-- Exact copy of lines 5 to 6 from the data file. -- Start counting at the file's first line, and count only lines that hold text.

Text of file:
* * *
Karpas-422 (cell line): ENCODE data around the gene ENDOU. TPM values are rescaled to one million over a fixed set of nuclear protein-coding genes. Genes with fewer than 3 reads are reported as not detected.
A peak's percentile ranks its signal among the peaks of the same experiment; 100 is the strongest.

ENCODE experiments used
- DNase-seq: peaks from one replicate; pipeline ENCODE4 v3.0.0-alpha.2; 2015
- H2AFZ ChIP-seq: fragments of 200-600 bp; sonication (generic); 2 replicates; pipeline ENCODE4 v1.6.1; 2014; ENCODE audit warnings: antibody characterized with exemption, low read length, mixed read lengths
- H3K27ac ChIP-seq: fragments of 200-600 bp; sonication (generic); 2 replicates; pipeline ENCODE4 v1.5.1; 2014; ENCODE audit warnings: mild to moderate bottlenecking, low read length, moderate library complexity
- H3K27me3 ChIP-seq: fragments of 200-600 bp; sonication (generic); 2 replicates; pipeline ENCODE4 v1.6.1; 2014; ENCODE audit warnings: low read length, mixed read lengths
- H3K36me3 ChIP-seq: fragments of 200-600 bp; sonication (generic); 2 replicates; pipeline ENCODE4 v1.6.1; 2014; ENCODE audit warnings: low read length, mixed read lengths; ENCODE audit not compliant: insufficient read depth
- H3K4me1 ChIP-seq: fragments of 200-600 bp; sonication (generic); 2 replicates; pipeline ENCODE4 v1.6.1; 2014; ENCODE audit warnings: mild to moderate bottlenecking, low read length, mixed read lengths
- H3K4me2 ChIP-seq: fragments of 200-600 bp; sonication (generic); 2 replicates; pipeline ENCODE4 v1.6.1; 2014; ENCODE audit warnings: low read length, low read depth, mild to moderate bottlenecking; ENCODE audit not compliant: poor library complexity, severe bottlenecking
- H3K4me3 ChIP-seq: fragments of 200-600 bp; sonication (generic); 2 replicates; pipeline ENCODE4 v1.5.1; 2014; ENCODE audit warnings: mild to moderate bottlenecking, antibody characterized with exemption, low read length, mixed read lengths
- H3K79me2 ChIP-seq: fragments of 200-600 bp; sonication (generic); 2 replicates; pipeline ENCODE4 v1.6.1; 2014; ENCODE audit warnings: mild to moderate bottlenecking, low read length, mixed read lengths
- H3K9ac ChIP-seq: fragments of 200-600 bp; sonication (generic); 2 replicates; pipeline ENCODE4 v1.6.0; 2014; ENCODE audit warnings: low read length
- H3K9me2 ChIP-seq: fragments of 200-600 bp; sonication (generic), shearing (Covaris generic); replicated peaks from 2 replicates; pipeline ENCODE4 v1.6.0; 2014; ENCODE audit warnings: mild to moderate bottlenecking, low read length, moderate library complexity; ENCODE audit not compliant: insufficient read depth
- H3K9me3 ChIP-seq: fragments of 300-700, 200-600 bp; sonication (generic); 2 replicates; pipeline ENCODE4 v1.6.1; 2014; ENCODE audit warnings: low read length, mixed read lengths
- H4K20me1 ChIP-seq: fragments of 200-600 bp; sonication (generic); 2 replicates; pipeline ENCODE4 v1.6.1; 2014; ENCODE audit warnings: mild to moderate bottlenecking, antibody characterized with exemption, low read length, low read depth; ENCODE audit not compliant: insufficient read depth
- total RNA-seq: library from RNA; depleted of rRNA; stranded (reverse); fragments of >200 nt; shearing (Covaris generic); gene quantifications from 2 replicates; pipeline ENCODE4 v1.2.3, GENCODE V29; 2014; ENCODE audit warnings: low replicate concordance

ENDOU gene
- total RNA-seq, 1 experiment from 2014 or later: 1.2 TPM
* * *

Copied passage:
- H2AFZ ChIP-seq: fragments of 200-600 bp; sonication (generic); 2 replicates; pipeline ENCODE4 v1.6.1; 2014; ENCODE audit warnings: antibody characterized with exemption, low read length, mixed read lengths
- H3K27ac ChIP-seq: fragments of 200-600 bp; sonication (generic); 2 replicates; pipeline ENCODE4 v1.5.1; 2014; ENCODE audit warnings: mild to moderate bottlenecking, low read length, moderate library complexity